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Solve dy/dx = (x + 4y -1)^2

Mathematics
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solve \(\frac{ dy }{ dx } = (x + 4y -1)^{2}\)
It is 2x + 8y - 2.
Got it by expanding the brackets: x^2 + 4yx - x + 4xy + 16y^2 -4y -x - 4y + 1. Which simplifies to: x^2 + 8xy + 16y^2 - 2x -8y + 1. Taking the derivative of that with respect to x: 2x + 8y + 0 - 2 - 0 + 0 Which simplifies to 2x + 8y -2 or 2(x+4y-1)

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Other answers:

Or using chain rule: \[2(x+4y-1)^{1}(\frac{ d }{ dx }(x+4y-1))\] \[\frac{ d }{ dx } = 1\] Therfore, \[2(x+4y-1)(1) = 2x + 8y - 2\]
2(x+4y-1)=2x+8y-2.
ok thank all a lots i appreciate it :)
No Problem.
@carson889: wait i mean \[\frac{ dy }{ dx } = (x+4y - 1)^{}\] \((x+4y -1)^{2}\) is the result of \(\frac{ dy }{ dx }\) it isn't \[\frac{ d }{ dx} (x +4y -1)^{2}\] any idea???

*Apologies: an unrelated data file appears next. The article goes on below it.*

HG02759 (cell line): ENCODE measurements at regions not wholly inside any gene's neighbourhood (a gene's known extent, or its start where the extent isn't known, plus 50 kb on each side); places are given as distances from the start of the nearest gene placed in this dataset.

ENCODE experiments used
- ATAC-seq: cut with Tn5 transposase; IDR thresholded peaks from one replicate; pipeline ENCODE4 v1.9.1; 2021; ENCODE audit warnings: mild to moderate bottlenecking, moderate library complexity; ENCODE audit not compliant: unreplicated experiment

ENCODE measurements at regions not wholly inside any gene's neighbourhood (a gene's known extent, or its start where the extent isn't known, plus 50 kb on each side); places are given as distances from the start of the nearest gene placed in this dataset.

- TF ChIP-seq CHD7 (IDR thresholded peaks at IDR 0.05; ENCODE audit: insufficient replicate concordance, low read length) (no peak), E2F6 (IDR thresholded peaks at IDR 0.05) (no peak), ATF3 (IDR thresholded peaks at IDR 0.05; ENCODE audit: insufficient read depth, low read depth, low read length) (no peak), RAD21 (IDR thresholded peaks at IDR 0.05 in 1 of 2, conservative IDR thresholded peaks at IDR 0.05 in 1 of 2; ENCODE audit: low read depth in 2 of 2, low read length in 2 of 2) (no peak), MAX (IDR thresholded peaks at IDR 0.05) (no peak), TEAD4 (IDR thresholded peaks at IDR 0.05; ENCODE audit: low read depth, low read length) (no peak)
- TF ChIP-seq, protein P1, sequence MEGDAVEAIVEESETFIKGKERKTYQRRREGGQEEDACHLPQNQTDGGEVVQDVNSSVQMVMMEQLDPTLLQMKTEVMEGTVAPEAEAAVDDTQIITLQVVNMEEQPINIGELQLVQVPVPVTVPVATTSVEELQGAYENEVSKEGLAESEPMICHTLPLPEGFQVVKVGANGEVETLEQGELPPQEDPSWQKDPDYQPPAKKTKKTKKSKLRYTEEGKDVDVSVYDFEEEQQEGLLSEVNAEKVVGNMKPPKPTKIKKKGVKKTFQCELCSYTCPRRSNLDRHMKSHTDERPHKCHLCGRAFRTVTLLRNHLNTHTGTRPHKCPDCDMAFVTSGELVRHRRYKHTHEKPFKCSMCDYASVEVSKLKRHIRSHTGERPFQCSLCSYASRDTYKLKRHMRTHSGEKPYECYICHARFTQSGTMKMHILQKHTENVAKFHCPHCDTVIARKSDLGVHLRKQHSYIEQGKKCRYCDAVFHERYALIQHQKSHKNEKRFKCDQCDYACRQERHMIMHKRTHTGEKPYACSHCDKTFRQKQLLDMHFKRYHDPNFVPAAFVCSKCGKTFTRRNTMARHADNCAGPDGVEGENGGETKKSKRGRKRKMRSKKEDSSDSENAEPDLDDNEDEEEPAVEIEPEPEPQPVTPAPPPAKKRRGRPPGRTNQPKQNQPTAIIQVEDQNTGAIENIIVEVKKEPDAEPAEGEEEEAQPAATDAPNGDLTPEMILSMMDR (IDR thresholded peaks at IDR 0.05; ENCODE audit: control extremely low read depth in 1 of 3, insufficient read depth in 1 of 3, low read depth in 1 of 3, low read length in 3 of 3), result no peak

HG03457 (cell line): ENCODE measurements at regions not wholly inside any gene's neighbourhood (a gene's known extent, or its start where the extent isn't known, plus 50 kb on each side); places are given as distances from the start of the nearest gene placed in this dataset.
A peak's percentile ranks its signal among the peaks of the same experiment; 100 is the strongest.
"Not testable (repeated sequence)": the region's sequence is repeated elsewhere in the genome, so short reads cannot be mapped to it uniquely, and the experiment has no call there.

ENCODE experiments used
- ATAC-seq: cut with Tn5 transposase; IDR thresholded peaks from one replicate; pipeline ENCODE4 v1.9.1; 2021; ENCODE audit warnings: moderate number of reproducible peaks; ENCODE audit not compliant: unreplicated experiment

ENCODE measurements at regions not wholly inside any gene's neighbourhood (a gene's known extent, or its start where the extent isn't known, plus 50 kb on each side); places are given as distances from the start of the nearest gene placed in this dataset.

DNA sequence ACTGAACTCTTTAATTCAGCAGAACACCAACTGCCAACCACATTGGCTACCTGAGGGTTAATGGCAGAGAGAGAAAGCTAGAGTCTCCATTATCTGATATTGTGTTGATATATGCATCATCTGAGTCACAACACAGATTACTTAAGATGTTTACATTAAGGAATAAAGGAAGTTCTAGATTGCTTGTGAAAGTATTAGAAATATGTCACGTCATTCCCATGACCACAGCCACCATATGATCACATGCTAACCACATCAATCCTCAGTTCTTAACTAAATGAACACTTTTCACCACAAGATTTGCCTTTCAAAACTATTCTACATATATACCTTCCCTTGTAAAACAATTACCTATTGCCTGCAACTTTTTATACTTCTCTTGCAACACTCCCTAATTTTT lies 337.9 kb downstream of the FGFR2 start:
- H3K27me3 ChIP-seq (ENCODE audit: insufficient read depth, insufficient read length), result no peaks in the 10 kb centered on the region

You need to use the chain rule, as this is implicit differentiation, not partial.
what did u get it??
So, are we trying to find \(y\) ?
(As a function of \(x\) )
Yeah, so it's an actually differential equation which you have to solve. Here:
Define (all in terms of x): \[ v=4y+x\implies v'=4y'+1 \]So: \[ \frac{v'-1}{4}=(v-1)^2\implies\\ \frac{v'}{4v^2-8v+5}=1 \]Integrating both sides: \[ \int \frac{v'}{4v^2-8v+5}\;dx=\int 1\;dx=\\ \frac{\tan^{-1}(2v-2)}{2}=x+C \]Solving for \(v\): \[ v=\frac{\tan(2(x+C))+2}{2} \]Substituting \(y\): \[ y=\frac{\tan(2(x+C))-2x+2}{8} \] That took forever.
awesome..., thank u @LolWolf
Sure thing
i tried to calculate on Maple 13, but, look at the picture below
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is not equal to (x+4y-1)^2
This is the equation I get, when solving the differential with Mathematica:
ok...,
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it is right, isn't it?

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